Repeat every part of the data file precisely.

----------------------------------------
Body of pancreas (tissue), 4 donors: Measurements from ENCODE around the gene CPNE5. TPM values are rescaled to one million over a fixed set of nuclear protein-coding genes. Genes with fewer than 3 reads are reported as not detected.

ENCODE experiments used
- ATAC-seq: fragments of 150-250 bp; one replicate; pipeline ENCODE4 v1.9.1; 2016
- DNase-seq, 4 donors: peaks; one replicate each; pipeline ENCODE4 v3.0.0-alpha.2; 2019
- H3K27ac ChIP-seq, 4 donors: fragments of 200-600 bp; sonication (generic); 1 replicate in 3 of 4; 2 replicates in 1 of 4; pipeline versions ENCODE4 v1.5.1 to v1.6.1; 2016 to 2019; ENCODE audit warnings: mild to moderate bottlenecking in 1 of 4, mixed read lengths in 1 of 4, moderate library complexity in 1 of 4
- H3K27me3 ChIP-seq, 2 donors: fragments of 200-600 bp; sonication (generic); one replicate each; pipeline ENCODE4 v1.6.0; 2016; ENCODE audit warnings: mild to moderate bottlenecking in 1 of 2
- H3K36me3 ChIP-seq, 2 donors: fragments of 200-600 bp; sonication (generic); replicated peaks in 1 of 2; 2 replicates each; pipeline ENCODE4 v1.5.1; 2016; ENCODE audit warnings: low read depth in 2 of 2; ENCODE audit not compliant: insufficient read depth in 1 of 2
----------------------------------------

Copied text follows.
Body of pancreas (tissue), 4 donors: Measurements from ENCODE around the gene CPNE5. TPM values are rescaled to one million over a fixed set of nuclear protein-coding genes. Genes with fewer than 3 reads are reported as not detected.

ENCODE experiments used
- ATAC-seq: fragments of 150-250 bp; one replicate; pipeline ENCODE4 v1.9.1; 2016
- DNase-seq, 4 donors: peaks; one replicate each; pipeline ENCODE4 v3.0.0-alpha.2; 2019
- H3K27ac ChIP-seq, 4 donors: fragments of 200-600 bp; sonication (generic); 1 replicate in 3 of 4; 2 replicates in 1 of 4; pipeline versions ENCODE4 v1.5.1 to v1.6.1; 2016 to 2019; ENCODE audit warnings: mild to moderate bottlenecking in 1 of 4, mixed read lengths in 1 of 4, moderate library complexity in 1 of 4
- H3K27me3 ChIP-seq, 2 donors: fragments of 200-600 bp; sonication (generic); one replicate each; pipeline ENCODE4 v1.6.0; 2016; ENCODE audit warnings: mild to moderate bottlenecking in 1 of 2
- H3K36me3 ChIP-seq, 2 donors: fragments of 200-600 bp; sonication (generic); replicated peaks in 1 of 2; 2 replicates each; pipeline ENCODE4 v1.5.1; 2016; ENCODE audit warnings: low read depth in 2 of 2; ENCODE audit not compliant: insufficient read depth in 1 of 2